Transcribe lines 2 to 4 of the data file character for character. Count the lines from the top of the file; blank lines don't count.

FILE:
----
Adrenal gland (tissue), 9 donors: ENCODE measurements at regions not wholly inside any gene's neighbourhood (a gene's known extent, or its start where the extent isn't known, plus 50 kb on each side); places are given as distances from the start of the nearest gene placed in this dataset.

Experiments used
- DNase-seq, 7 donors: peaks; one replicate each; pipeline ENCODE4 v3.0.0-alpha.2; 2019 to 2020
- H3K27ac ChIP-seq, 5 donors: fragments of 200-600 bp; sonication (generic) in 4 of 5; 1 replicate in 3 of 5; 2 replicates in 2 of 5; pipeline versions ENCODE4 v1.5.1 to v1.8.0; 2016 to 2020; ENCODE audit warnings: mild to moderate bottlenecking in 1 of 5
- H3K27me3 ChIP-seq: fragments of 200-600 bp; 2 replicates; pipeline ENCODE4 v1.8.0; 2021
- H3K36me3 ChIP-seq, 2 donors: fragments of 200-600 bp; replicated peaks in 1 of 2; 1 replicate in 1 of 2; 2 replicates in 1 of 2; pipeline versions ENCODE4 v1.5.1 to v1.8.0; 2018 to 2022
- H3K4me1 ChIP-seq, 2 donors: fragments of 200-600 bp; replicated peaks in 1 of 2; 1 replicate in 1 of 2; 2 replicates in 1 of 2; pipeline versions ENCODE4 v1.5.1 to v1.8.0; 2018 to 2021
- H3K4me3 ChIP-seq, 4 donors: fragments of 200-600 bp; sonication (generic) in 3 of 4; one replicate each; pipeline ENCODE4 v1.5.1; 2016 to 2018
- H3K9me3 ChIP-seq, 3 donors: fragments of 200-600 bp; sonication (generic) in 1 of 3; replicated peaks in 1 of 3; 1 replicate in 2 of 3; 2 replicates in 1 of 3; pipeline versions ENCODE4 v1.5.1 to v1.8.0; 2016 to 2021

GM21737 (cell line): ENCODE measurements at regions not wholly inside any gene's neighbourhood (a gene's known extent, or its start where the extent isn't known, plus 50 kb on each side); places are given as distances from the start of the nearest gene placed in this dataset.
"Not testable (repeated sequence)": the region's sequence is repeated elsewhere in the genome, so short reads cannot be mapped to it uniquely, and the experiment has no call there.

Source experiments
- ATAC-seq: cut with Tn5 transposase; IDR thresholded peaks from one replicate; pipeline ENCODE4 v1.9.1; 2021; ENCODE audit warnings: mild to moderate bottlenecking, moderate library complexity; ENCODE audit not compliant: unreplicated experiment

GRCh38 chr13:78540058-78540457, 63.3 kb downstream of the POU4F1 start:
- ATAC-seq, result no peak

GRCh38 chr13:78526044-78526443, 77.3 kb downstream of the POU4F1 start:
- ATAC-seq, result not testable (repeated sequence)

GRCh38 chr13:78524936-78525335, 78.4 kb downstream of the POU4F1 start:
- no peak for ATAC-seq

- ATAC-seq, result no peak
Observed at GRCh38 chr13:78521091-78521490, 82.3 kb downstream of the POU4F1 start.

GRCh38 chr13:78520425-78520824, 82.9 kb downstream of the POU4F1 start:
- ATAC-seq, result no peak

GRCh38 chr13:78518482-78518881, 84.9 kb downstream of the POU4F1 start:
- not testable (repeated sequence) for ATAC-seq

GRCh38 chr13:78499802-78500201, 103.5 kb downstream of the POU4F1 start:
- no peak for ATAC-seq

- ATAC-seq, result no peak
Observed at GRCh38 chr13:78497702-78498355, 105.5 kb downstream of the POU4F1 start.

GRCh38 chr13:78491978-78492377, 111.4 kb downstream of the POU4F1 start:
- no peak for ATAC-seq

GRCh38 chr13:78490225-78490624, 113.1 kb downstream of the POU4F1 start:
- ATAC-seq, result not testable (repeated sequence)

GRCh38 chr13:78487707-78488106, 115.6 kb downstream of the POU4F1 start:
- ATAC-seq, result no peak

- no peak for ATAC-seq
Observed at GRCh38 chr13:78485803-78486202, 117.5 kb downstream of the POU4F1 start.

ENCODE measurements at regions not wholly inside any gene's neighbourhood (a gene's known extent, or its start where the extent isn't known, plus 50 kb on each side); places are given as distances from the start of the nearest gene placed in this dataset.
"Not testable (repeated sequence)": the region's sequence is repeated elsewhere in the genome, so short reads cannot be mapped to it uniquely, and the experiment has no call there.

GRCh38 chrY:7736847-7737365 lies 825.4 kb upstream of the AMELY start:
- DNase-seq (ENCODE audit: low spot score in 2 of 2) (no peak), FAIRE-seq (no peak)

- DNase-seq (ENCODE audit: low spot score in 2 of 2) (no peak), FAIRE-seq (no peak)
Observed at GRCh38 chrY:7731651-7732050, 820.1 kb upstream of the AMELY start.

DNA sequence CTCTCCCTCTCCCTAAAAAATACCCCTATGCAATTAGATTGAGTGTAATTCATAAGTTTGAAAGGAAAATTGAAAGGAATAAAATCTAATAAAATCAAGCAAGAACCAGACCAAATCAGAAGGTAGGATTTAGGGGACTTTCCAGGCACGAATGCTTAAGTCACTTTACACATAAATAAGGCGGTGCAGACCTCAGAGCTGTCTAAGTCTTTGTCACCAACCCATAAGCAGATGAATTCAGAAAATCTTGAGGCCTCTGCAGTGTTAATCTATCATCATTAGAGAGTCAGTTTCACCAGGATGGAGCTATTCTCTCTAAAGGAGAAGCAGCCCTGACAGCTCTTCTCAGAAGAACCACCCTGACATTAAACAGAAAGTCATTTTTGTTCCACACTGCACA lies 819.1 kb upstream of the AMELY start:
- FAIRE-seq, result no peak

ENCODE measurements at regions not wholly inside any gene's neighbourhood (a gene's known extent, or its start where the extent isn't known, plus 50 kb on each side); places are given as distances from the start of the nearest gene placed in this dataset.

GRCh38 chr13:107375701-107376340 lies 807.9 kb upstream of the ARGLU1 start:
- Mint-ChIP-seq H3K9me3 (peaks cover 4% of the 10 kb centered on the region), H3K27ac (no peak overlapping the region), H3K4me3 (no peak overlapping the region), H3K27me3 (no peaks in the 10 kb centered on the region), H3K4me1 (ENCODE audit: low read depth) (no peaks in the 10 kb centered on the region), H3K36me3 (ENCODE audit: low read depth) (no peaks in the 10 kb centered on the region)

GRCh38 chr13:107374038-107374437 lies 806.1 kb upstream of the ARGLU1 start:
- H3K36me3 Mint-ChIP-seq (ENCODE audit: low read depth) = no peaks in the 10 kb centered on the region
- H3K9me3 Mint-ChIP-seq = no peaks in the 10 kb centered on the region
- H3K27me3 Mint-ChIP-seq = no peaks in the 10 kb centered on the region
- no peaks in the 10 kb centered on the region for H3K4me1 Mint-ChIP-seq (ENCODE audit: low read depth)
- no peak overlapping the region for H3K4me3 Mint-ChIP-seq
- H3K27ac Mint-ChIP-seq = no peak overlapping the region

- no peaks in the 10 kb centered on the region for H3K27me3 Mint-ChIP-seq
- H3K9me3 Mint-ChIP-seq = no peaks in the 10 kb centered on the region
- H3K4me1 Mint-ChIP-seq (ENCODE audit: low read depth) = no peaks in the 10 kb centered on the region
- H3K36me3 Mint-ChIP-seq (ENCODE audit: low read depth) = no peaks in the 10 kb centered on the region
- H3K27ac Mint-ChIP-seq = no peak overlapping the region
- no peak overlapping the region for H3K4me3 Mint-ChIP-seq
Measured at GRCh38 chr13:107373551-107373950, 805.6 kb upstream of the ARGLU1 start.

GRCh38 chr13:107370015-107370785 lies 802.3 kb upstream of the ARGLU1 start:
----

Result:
Experiments used
- DNase-seq, 7 donors: peaks; one replicate each; pipeline ENCODE4 v3.0.0-alpha.2; 2019 to 2020
- H3K27ac ChIP-seq, 5 donors: fragments of 200-600 bp; sonication (generic) in 4 of 5; 1 replicate in 3 of 5; 2 replicates in 2 of 5; pipeline versions ENCODE4 v1.5.1 to v1.8.0; 2016 to 2020; ENCODE audit warnings: mild to moderate bottlenecking in 1 of 5